Frogs' Fate Is Up and Down; but Sunshine Coast Amphibians Are in Good Hands, Reports Lauren Grounsel
GLUMPH went the little green frog one day, glumph went the little green frog...
Or croak, or ribbet, or quaak quaak.
THE Sunshine Coast is home to about 40 species of native frog, but disease, urban development and habitat loss mean many species are declining in number.
Queensland Frog Society president Dan Ferguson said that while some common backyard frog
species were on the increase, many lesser-known species were struggling.
C[pounds sterling]There are a lot of reasons why frog numbers can be declining,C[yen] Mr Ferguson said.
C[pounds sterling]Loss of habitat, diseases or pathogens, it depends on the species.C[yen]
About 30 years ago, the chytrid fungus, which stops frogs from breathing through their skin, was introduced.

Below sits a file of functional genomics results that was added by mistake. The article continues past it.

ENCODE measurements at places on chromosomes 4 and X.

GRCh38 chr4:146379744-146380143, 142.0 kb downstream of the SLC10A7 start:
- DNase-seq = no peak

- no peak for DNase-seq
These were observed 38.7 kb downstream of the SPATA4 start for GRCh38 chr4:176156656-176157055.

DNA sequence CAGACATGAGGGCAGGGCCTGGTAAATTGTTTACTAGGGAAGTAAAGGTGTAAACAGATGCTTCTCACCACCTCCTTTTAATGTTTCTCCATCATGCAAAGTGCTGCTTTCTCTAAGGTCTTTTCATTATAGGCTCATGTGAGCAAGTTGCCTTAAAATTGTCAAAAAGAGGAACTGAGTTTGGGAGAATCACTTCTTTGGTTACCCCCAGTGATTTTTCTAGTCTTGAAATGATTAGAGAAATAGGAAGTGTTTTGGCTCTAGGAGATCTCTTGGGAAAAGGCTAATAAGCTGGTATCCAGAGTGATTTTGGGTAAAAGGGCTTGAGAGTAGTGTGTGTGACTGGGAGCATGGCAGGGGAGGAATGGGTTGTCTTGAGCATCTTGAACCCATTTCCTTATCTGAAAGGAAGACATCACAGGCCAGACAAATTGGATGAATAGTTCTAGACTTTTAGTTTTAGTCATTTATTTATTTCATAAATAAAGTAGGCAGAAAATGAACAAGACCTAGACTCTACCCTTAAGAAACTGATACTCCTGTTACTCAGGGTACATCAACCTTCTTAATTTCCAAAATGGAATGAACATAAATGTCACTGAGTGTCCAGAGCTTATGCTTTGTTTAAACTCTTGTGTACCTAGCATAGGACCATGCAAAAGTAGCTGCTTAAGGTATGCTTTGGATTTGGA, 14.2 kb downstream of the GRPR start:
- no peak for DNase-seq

Populations of the creatures have been declining since.
But as the warm, wet weather of the Sunshine Coast is ideal for frog breeding, many species are
Mooloolah River Waterwatch and Landcare Inc manager Jan Kesby monitors the nine differing frog populations in the Mooloolah River and Mountain Creek areas.
C[pounds sterling]The Giant Marsh frog, that's an endangered frog, it's populating really well,C[yen] Ms Kesby said.
As coastal areas such as the Sunshine Coast are most susceptible to habitat loss and degradation, Ms Kesby urges people to take care when doing anything around our natural waterways.
C[pounds sterling]Frogs can show us how clean the water is,C[yen] she said.
C[pounds sterling]They're very sensitive to pollution and keep the bugs at bay.C[yen]
Pollution from urban areas, pesticides, exotic weeds and changes in water PH levels are common causes of population decline. And our arch enemy, cane toads, haven't helped either.
C[pounds sterling]Tadpoles certainly compete in water bodies and adults compete for food,C[yen] Mr Ferguson said of the toad/frog rivalry. …